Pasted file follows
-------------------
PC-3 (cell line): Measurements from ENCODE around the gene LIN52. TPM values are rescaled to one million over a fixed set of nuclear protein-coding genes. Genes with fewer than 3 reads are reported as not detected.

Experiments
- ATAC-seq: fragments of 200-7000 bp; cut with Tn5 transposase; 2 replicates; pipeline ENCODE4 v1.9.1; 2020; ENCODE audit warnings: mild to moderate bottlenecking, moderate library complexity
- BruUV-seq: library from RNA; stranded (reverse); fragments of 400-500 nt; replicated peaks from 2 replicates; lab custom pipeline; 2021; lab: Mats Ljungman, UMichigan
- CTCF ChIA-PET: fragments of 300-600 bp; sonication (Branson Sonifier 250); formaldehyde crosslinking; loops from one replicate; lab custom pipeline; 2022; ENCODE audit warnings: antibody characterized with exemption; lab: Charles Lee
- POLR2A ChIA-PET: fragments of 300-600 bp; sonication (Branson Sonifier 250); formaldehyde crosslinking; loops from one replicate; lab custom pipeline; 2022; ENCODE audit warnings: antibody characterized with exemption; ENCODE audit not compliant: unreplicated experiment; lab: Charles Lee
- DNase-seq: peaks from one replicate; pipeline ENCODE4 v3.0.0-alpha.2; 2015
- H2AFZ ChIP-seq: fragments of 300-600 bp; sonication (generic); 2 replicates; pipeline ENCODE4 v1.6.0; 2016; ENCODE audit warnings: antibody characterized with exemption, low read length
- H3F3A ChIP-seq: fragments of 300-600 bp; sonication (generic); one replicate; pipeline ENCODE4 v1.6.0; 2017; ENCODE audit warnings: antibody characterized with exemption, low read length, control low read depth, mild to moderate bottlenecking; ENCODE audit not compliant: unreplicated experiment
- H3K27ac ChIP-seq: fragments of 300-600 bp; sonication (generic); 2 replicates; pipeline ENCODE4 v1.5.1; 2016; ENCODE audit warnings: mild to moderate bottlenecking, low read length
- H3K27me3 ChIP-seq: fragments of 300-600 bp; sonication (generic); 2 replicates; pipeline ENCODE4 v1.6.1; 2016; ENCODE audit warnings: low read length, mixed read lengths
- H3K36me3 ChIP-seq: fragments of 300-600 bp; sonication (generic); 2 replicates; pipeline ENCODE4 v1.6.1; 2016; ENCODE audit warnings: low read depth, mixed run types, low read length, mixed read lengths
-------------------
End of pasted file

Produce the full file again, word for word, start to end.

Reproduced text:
PC-3 (cell line): Measurements from ENCODE around the gene LIN52. TPM values are rescaled to one million over a fixed set of nuclear protein-coding genes. Genes with fewer than 3 reads are reported as not detected.

Experiments
- ATAC-seq: fragments of 200-7000 bp; cut with Tn5 transposase; 2 replicates; pipeline ENCODE4 v1.9.1; 2020; ENCODE audit warnings: mild to moderate bottlenecking, moderate library complexity
- BruUV-seq: library from RNA; stranded (reverse); fragments of 400-500 nt; replicated peaks from 2 replicates; lab custom pipeline; 2021; lab: Mats Ljungman, UMichigan
- CTCF ChIA-PET: fragments of 300-600 bp; sonication (Branson Sonifier 250); formaldehyde crosslinking; loops from one replicate; lab custom pipeline; 2022; ENCODE audit warnings: antibody characterized with exemption; lab: Charles Lee
- POLR2A ChIA-PET: fragments of 300-600 bp; sonication (Branson Sonifier 250); formaldehyde crosslinking; loops from one replicate; lab custom pipeline; 2022; ENCODE audit warnings: antibody characterized with exemption; ENCODE audit not compliant: unreplicated experiment; lab: Charles Lee
- DNase-seq: peaks from one replicate; pipeline ENCODE4 v3.0.0-alpha.2; 2015
- H2AFZ ChIP-seq: fragments of 300-600 bp; sonication (generic); 2 replicates; pipeline ENCODE4 v1.6.0; 2016; ENCODE audit warnings: antibody characterized with exemption, low read length
- H3F3A ChIP-seq: fragments of 300-600 bp; sonication (generic); one replicate; pipeline ENCODE4 v1.6.0; 2017; ENCODE audit warnings: antibody characterized with exemption, low read length, control low read depth, mild to moderate bottlenecking; ENCODE audit not compliant: unreplicated experiment
- H3K27ac ChIP-seq: fragments of 300-600 bp; sonication (generic); 2 replicates; pipeline ENCODE4 v1.5.1; 2016; ENCODE audit warnings: mild to moderate bottlenecking, low read length
- H3K27me3 ChIP-seq: fragments of 300-600 bp; sonication (generic); 2 replicates; pipeline ENCODE4 v1.6.1; 2016; ENCODE audit warnings: low read length, mixed read lengths
- H3K36me3 ChIP-seq: fragments of 300-600 bp; sonication (generic); 2 replicates; pipeline ENCODE4 v1.6.1; 2016; ENCODE audit warnings: low read depth, mixed run types, low read length, mixed read lengths